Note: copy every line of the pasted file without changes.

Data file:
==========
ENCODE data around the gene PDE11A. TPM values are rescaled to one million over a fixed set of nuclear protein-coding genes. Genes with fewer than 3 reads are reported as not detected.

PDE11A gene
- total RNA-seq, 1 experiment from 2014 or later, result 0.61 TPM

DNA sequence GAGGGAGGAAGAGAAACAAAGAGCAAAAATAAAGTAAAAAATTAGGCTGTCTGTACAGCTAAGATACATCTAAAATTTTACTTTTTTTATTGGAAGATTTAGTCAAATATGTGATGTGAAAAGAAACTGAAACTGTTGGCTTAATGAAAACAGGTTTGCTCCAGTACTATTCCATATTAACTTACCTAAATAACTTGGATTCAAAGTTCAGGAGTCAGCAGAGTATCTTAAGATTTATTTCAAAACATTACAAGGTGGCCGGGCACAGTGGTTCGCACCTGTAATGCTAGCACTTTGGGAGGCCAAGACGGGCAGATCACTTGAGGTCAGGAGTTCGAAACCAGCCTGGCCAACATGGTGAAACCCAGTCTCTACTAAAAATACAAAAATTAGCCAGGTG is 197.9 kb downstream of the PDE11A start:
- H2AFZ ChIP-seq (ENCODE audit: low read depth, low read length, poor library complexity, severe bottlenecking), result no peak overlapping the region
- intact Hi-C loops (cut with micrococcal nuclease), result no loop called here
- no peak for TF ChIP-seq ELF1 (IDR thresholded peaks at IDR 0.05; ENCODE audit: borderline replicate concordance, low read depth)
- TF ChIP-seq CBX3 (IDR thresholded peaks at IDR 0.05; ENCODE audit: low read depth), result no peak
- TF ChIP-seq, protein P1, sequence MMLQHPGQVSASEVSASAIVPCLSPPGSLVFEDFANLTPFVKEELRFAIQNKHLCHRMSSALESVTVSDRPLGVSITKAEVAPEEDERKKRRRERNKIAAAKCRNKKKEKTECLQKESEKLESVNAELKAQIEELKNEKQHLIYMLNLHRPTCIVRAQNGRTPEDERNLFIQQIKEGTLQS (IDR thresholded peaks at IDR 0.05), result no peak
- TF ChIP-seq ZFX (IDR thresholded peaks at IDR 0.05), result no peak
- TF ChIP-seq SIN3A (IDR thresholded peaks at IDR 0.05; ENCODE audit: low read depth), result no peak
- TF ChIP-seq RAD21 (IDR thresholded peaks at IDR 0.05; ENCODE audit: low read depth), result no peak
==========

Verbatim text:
ENCODE data around the gene PDE11A. TPM values are rescaled to one million over a fixed set of nuclear protein-coding genes. Genes with fewer than 3 reads are reported as not detected.

PDE11A gene
- total RNA-seq, 1 experiment from 2014 or later, result 0.61 TPM

DNA sequence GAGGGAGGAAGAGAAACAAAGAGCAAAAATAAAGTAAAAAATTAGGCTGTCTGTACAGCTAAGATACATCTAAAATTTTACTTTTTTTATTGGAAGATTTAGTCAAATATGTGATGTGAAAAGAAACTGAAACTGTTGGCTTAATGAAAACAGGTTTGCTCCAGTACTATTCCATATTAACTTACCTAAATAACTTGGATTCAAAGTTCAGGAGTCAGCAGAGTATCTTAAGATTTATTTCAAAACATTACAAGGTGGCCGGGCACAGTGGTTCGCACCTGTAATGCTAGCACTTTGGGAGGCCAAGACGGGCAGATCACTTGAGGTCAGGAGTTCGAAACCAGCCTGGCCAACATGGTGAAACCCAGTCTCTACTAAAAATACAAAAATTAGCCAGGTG is 197.9 kb downstream of the PDE11A start:
- H2AFZ ChIP-seq (ENCODE audit: low read depth, low read length, poor library complexity, severe bottlenecking), result no peak overlapping the region
- intact Hi-C loops (cut with micrococcal nuclease), result no loop called here
- no peak for TF ChIP-seq ELF1 (IDR thresholded peaks at IDR 0.05; ENCODE audit: borderline replicate concordance, low read depth)
- TF ChIP-seq CBX3 (IDR thresholded peaks at IDR 0.05; ENCODE audit: low read depth), result no peak
- TF ChIP-seq, protein P1, sequence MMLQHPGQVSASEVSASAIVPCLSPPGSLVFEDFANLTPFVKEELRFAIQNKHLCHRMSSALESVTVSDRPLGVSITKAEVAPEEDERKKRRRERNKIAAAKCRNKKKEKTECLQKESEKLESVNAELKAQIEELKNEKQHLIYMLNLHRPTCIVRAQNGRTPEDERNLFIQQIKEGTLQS (IDR thresholded peaks at IDR 0.05), result no peak
- TF ChIP-seq ZFX (IDR thresholded peaks at IDR 0.05), result no peak
- TF ChIP-seq SIN3A (IDR thresholded peaks at IDR 0.05; ENCODE audit: low read depth), result no peak
- TF ChIP-seq RAD21 (IDR thresholded peaks at IDR 0.05; ENCODE audit: low read depth), result no peak